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In a move wildlife conservationists are hailing as a victory, Vietnam has established a new nature reserve encompassing critical habitat for numerous species, several of them threatened globally with extinction.

The Vietnamese government agreed to formally protect Khe Nuoc Trong’s 22,132-hectare tract of Annamite lowland evergreen forests as a Nature Reserve, the country’s highest standard of protection.

The move delivers a safer home for 40 globally threatened species, brought to brink of extinction by loggers and poachers. This includes singing gibbons, the spectacular peacock-like crested argus birds and the critically endangered saola antelope.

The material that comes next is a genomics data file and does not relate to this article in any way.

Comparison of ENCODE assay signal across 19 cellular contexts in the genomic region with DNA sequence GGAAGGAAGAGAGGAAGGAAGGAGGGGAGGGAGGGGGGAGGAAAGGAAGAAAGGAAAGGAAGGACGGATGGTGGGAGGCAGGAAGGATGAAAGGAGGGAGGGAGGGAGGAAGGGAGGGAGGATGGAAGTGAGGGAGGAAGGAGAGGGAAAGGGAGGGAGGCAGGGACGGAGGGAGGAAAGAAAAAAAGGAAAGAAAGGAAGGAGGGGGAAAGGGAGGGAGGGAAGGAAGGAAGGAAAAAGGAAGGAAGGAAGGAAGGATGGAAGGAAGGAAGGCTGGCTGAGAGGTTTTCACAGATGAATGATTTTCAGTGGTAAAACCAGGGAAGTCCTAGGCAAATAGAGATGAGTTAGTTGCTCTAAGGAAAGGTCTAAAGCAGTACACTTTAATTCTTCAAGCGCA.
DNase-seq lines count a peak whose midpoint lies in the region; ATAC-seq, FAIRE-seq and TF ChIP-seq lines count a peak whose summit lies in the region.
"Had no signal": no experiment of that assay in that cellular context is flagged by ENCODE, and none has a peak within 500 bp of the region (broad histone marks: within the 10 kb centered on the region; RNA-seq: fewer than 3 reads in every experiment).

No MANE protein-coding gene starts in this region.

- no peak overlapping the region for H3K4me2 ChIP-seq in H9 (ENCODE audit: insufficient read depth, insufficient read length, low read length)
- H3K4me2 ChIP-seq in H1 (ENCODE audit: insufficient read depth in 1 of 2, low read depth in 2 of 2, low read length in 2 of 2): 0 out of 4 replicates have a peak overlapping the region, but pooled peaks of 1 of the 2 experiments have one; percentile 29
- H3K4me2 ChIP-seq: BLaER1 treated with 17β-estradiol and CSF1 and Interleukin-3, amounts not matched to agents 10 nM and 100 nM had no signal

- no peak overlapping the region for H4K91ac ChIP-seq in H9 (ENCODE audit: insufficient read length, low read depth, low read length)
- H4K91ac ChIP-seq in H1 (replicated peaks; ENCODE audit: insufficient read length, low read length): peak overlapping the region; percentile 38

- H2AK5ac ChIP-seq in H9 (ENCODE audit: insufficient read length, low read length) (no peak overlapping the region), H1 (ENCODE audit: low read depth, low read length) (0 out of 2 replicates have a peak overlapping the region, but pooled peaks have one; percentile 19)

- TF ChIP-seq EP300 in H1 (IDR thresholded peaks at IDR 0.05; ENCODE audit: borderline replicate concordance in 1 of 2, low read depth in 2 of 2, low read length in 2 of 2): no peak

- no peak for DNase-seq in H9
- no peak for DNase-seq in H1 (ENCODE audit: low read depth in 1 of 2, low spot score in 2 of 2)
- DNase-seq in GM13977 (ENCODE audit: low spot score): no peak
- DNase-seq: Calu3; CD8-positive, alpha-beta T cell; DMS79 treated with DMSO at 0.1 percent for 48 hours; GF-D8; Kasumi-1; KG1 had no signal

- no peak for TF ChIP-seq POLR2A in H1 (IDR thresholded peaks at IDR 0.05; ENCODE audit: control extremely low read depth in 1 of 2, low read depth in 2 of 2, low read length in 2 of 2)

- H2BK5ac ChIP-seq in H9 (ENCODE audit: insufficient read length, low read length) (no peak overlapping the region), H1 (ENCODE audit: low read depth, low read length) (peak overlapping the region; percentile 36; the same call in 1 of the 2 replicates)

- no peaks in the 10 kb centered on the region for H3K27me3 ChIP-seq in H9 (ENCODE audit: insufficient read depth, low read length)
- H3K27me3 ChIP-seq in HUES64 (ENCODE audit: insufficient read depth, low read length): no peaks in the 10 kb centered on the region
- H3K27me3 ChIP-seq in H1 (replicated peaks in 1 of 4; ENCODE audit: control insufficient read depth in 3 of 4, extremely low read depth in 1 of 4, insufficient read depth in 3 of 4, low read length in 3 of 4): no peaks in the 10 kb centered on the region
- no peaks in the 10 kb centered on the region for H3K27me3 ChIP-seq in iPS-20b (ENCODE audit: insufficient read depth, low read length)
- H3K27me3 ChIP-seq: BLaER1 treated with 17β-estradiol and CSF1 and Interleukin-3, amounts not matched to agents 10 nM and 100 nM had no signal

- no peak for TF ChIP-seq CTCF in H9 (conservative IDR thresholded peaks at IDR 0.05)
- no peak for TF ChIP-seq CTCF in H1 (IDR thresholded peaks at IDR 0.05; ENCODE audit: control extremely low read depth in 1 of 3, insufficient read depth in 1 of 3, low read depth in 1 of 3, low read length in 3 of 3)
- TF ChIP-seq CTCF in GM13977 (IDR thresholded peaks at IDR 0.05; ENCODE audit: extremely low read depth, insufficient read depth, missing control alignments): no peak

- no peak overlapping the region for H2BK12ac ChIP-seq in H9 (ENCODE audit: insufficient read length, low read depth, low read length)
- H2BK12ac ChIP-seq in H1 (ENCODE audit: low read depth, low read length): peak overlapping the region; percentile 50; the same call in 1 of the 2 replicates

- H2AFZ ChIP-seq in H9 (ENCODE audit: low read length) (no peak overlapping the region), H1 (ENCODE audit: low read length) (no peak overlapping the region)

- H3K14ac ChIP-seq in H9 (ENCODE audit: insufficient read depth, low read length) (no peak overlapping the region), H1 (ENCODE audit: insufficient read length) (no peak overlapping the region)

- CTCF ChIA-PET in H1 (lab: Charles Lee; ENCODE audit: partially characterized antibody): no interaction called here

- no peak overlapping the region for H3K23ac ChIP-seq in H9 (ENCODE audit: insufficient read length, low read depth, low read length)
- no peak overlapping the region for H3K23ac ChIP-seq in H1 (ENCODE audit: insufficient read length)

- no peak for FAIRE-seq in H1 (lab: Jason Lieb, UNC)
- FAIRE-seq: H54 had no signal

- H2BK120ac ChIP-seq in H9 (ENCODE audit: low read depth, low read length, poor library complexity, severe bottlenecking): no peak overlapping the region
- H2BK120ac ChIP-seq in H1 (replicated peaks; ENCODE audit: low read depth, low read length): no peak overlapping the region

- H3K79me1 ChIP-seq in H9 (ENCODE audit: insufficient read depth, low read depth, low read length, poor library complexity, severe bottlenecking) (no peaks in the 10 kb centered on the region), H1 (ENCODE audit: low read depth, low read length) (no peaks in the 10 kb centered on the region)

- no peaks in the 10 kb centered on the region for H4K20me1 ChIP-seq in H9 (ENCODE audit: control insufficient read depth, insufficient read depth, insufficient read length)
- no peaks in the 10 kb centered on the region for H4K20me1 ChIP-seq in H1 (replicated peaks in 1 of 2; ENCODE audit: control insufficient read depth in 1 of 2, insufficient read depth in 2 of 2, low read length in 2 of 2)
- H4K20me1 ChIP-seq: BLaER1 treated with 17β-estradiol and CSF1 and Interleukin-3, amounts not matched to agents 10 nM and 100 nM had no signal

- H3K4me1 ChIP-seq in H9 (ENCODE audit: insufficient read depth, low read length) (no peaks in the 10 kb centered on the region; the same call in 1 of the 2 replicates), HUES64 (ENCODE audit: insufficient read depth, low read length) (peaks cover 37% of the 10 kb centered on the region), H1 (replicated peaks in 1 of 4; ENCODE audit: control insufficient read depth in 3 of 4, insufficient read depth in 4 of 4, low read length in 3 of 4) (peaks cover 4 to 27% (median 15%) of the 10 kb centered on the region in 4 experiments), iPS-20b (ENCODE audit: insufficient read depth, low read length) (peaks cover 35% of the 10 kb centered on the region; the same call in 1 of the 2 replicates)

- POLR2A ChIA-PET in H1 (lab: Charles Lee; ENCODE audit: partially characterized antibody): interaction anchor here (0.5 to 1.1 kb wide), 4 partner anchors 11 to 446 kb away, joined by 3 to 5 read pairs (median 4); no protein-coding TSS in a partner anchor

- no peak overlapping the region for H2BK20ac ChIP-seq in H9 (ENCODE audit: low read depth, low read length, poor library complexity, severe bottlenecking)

The saola, a mysterious antelope-like bovine with a pair of long, straight horns, is of particular interest. The species was scientifically described based on remains found in 1992, and is so rare it has been called the “Asian unicorn.”Also, research has shown that protecting and restoring these forests will remove 50,000 tons of carbon dioxide each year, making a vital contribution to Vietnam’s efforts to reduce climate change.